^Desert gold (Geraea canescens) spread over the lower project site. This area was described as "low quality" and would be covered with thousands of 40-foot tall SunCatcher dishes.

Wildflowers Blooming

April 17, 2010 - We visited the Calico Solar Project site to see the great wildflower display, 37 miles east of Barstow in San Bernardino County, California. The lands are managed by Bureau of Land Management, and the proposed industrial SunCatcher dish array by Tessera/Stirling would cover over 8,000 acres. We explored the fan south of the Cady Mountains Wilderness Study Area, and found a huge diversity of plant and animal life.

^Project site in the distance, covering 8,230 acres of the bajada below the Cady Mountains.

^Maricopa, Arizona power plant, near Phoenix, showing how SunCatcher dishes would be arrayed across the desert. In the case of the Calico Solar Project, 34,000 of these solar thermal dishes would be placed across a Mojave Desert shrubland fan.

^Calico flower (Langloisia sp.) in a rocky spot.

^Desert lilies (Hesperocallis undulata) are flowering all over the sandier lower bajada. This place would be an industrial solar thermal facility of approved.

^Desert lily.

^Desert gold spread across the lower fans of the project site, looking east towards the Cady Mountains.

^Desert chicory (Rafinesquia neomexicana).

^Golden evening primrose (Camissonia brevipes).

^Phacelia (Phacelia crenulata).

Pincushion flower (Chaenactis sp.) and Desert gold.

Desert Dandelion (Malacothrix glabrata) and creosote near the base of the Cady Mountains.

^Desert dandelions were filling acres of the upper fan on the project site.

^Desert dandelions and white chicory.

^Wishbone bush (Mirabilis bigelovii).

^Little gold poppy (Eschscholzia minutiflora).

^Broad-flowered gilia (Gilia latiflora).

^Project site: desert gold in creosote-bursage bajada below the Cady Mountains.

^Calico cactus (Echinocereus engelmannii) in full bloom. Also called Hedgehog cactus.

^Blazing star (Mentzelia involucrata).

^Twist-flower (Streptanthella longirostris).

^Prickly poppy (Argemone corymbosa).

Rare Plants

^Small-flowered androstephium (Androstephium breviflorum). This is a rare plant on California Native Plant Society's List 2.2; California Department of Fish and Game also considers it rare.

^Small-flowered androstephium comes up from a bulb in sandy areas. This is on the project site.

^Crucifixion thorn (Castela emoryi). This shrub has very strong woody thorns and no leaves. A total of six plants have been found on the project site.

^Crucifixion thorn with drupes.

Bighorn Habitat

^A green lawn of native small wildflowers, Plantain (Plantago ovata), Cryptantha, and Comb-bur, at the top of the fan near the base of the Cady Mountains. Upper fans provide important spring forage for Bighorn sheep. This area would be largely obliterated by the project.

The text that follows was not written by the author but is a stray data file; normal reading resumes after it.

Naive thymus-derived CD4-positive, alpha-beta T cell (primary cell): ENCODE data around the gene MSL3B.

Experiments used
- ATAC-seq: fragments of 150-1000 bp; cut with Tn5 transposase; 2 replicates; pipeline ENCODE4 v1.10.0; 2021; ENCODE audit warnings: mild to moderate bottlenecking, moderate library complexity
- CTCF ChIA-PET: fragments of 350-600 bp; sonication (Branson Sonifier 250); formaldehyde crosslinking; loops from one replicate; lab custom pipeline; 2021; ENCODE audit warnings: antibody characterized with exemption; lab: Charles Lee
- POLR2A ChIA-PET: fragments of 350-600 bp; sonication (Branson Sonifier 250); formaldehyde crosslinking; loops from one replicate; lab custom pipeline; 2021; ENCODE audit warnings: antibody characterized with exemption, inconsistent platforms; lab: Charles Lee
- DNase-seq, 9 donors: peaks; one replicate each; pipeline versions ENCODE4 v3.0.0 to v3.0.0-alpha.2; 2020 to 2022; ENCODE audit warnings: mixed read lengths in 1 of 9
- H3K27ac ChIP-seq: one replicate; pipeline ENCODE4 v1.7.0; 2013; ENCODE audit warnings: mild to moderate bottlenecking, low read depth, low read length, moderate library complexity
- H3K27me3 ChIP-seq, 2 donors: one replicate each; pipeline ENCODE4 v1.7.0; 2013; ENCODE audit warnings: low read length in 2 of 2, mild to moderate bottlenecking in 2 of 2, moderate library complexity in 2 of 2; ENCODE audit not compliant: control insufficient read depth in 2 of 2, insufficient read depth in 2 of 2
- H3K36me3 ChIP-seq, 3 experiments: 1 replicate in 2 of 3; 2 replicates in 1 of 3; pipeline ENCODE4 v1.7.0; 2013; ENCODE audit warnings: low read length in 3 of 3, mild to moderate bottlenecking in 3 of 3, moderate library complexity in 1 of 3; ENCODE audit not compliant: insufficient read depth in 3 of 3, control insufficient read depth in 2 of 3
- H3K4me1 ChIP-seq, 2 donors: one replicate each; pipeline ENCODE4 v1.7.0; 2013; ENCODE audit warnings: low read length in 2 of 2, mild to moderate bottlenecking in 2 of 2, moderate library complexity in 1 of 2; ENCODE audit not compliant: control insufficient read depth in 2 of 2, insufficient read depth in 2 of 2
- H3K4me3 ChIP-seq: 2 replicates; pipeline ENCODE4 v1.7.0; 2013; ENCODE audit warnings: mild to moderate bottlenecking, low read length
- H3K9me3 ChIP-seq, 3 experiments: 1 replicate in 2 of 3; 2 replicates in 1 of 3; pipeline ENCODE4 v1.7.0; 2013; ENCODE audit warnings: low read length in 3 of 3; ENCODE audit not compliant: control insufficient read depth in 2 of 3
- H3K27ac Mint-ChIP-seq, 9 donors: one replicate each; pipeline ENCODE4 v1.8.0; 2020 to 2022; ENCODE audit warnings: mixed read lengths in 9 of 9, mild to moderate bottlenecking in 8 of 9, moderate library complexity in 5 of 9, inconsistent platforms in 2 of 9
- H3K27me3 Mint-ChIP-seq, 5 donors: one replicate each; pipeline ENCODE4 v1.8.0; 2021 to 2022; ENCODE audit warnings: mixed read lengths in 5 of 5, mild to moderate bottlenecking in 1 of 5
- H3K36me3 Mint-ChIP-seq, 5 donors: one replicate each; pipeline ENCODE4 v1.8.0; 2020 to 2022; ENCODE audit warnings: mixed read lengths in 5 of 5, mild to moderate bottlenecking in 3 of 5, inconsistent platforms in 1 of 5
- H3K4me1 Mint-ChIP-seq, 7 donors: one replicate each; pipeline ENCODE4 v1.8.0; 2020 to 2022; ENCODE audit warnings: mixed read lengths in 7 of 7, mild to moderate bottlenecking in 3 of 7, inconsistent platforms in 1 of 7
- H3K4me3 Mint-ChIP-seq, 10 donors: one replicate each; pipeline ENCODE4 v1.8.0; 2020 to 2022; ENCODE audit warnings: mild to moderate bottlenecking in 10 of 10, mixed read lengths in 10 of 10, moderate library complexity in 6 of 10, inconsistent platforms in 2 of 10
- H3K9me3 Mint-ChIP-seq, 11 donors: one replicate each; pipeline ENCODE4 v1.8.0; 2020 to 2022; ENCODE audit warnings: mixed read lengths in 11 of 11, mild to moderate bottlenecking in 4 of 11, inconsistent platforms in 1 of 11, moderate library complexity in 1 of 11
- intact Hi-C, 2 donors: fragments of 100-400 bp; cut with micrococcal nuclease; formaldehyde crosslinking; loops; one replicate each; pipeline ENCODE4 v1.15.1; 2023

^White-flowered Cryptantha (Cryptantha sp.) and Comb-bur (Pectocarya sp.), minute wildflowers greening up in March.

^Bighorn sheep occupy the Cady Mountains. View looking southeast over the project site. A Golden eagle was circling and calling over this area. It may have a nest somewhere in the cliffs.

^Bighorn sheep bed in mountains within a mile of the project boundary.

^Bed on Cady Mountain ridges.

^Desert bighorn sheep.

^Rugged sheep habitat.

^Bighorn sheep occupy this area year-round. In the background is a large sand sheet blown up into the mountains by the prevailing westerly winds over the centuries.

^Panorama of the Cady Mountains and project site on the fan below it in the distance, as seem from the Pisgah lava fields to the south.

Mojave fringe-toed lizard

^Mojave fringe-toed lizard (Uma scoparia), on the project site. The project would destroy this habitat and seriously impact the population here.

^Fringe-toed lizard habitat on a sandy hill, looking up towards the Cady Mountains. The sandy areas are extensive. SunCatchers would be built here.


^Desert horned lizard (Phrynosoma platyrhinos) young adult on the project site.

^Horned lizard basking on an ant hill.

^Horned lark nest on the project site.

^Horned lark next in a depression in the ground under a creosote bush.

Other birds seen this day include: Red-tailed hawk, Golden eagle, Blue-gray gnatcatcher, Black-throated sparrow, Scott's oriole, Tree swallow, Common raven, Rock wren, and House finch.

^Sketches of Horned larks.

^Kit fox burrows that may have been expanded by a Badger. Top of fan in project site.

^Great Desert tortoise burrow in a wash bank on the site.

^Male Desert tortoise munching on native plantain.

Next to Proposed Mojave Trails National Monument

^Map showing the Calico Project Site in black outline, and the proposed new national monument in blue. We suggested additional Key Observation Points (KOP's) for visual analysis from the Rodman Mountains Wilderness, to assess how visible the power plant will be (Source: Calico Solar Project Staff Assessment/Draft Environmental Impact Statement).

^Fiddleneck (Amsinckia tessellata) catch the sunlight on the eastern part of the project.

^Sunset from lonely Route 66 just south of the project.

^Moonrise seen from the eastern edge of the project site, over the Cady Mountains.


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